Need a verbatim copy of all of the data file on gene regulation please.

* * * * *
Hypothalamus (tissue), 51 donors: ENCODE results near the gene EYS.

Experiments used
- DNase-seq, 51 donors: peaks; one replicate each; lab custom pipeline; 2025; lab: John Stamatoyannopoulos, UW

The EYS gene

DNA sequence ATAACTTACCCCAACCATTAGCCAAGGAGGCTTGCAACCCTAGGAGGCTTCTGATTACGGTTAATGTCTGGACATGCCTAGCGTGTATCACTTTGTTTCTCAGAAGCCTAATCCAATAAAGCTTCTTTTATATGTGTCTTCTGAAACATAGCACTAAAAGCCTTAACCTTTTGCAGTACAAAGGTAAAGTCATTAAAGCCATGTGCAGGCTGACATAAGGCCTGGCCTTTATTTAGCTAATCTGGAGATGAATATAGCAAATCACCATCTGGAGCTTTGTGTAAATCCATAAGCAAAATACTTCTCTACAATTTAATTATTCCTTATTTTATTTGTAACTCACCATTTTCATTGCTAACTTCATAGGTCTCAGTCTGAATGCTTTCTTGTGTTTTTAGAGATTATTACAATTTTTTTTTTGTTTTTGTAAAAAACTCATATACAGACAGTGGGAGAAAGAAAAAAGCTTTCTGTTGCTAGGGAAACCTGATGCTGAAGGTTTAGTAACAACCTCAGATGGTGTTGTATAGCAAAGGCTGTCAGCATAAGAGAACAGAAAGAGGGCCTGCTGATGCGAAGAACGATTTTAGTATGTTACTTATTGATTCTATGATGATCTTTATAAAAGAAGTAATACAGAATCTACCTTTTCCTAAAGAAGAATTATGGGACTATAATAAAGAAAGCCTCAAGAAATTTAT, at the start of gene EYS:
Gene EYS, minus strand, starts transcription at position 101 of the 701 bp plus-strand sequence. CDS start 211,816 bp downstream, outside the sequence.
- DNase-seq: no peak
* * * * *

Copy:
Hypothalamus (tissue), 51 donors: ENCODE results near the gene EYS.

Experiments used
- DNase-seq, 51 donors: peaks; one replicate each; lab custom pipeline; 2025; lab: John Stamatoyannopoulos, UW

The EYS gene

DNA sequence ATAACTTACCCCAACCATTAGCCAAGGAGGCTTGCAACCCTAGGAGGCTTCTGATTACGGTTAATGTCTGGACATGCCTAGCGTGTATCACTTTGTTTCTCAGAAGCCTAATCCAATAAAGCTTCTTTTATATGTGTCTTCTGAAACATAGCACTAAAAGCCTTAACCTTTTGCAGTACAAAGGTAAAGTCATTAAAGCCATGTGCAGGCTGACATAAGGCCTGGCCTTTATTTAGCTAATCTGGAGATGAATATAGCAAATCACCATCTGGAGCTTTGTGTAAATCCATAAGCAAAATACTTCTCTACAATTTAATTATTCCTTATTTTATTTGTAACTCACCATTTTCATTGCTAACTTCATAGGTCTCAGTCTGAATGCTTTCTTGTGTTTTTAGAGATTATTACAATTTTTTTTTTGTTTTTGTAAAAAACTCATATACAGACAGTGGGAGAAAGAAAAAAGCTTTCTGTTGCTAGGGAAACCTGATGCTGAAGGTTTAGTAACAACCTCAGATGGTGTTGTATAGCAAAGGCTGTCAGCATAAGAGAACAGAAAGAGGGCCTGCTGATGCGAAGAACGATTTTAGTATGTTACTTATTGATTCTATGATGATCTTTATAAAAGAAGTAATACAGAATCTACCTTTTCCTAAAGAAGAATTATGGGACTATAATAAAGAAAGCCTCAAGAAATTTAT, at the start of gene EYS:
Gene EYS, minus strand, starts transcription at position 101 of the 701 bp plus-strand sequence. CDS start 211,816 bp downstream, outside the sequence.
- DNase-seq: no peak